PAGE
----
Thursday, January 14, 2010

Harriet Tubman Haunts My Poems

Since I spent so many years as an English major, it's hard for me to just write my work, without also imagining a grad student several hundred years from now writing about it. I know what images I've put in my work, but I wonder what images other people will see. Will they focus on what's important?

And here we're back to some interesting questions in the field of literary criticism. Does it really matter what the author intended? How much should my background as a reader affect my literary criticism? How much should my knowledge of an author affect my reading of the work?

So, dear little future grad student, I wonder if you'll even have access to blogs and such. How will you treat them? Will you see them the way that I see the journals, diaries, and letters of poets and writers? Or, since they're more public documents, will you see them differently? Will you care about what I thought about what I was writing?

In case you will care, let me expound a bit.

I'm a woman who grew up in the U.S. South, just after some of the great successes of the Civil Rights Movement. Our schools in the 1970's and early 1980's were uneasily integrated, that integration enforced by busing (integration which has largely fallen by the wayside now). Our teachers were intent on teaching us that prejudice was wrong. It was hard, though, not to notice what a new idea that was, surrounded as we were by the ruins of great plantations, the ruins of the U.S. South, the knowledge that before the Civil War the U.S. Southern states would have been the richest states and now they seem forever destined to be the poorest.

Or maybe I was just an unusually aware child and teenager.

Anyway, it's no surprise to me that images that come out of slavery haunt my poems. They haunt our country, so why shouldn't they haunt our creative work?

I do worry that perhaps I trivialize some of the material, but I'll write more about that tomorrow.

For today, here's a poem inspired by Harriet Tubman. It first appeared in South Carolina Review, and I included it in my chapbook, Whistling Past the Graveyard.

Running from the Plantation of Despair

I dwell in the plantation of despair,
held in the chains of mistakes and doubts,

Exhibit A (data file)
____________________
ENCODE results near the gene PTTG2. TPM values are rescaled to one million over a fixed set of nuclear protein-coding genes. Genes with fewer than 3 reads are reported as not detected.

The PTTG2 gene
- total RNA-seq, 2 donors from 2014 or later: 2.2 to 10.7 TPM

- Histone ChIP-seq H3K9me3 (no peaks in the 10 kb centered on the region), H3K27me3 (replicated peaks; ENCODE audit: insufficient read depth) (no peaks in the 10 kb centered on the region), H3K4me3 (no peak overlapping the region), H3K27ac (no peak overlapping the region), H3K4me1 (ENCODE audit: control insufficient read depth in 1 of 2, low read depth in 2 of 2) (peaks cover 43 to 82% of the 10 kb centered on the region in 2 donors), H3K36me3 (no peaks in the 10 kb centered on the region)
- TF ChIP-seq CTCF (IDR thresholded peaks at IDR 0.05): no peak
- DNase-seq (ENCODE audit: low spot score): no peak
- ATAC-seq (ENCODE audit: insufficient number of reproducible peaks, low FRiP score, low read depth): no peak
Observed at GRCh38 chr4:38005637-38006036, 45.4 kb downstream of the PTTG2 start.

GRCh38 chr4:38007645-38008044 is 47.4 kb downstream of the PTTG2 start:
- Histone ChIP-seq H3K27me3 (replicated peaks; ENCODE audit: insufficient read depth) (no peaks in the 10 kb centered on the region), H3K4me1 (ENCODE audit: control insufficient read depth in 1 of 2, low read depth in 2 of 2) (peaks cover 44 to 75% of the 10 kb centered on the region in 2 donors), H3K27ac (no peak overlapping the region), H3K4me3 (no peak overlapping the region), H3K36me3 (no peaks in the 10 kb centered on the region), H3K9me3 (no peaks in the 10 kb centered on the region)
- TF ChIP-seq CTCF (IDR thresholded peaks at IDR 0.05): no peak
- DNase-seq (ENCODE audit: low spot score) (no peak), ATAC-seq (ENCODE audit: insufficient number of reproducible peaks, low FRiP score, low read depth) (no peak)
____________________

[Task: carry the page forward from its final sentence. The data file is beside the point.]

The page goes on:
whipped by all the demons who keep vigil
over this boggy rice farm of depression.
I’m an ocean away from my home, my happy
self, in a land where I can’t speak the language,
digest the food, or interpret the constellations.

I inhale the dust
of a million dashed dreams. I sink into a songless
sleep and wake to a day drained of color.
Gradually I forget my real name, my mother’s face,
the syllables of my own language. I can no longer
trace the steps that brought me here or plot
escape. No revolutionary, me.

And then she appears at half a crack of dawn, dark
as the night, with my running shoes in her hand.
“Girl, we got to set you free.”

She doesn’t listen to my fears, my creaking
knees, the slow heaving of my lungs.
I follow her light, my North
Star, setting me free. We run to liberty,
avoiding the dangerous dogs, the slaveholders,
naysayers who would sell us back
to the plantation of despair.


Sandy Longhorn said...

Does it really matter what the author intended? This is a question that haunts me as a teacher, as a reader, and as a writer.

As your note on Tubman illustrates, most of us are haunted by our histories, and I'm fascinated by how that all comes out in the work of the writer.

Kristin said...

One of the benefits I've found to being a teacher, a teacher of non-English majors, especially, is seeing how real readers approach a creative work.

These are the kind of readers who I want to reach with my poetry, so it's been instructive to watch them wrestle with the literature.

I don't know that it's changed the way I write, but when I publish my first book-with-a-spine, I might be more inclined to put some explanatory notes about my references and allusions in the back of the book. I wouldn't explain every little thing, but I wouldn't snootily refuse to give any sort of insight either.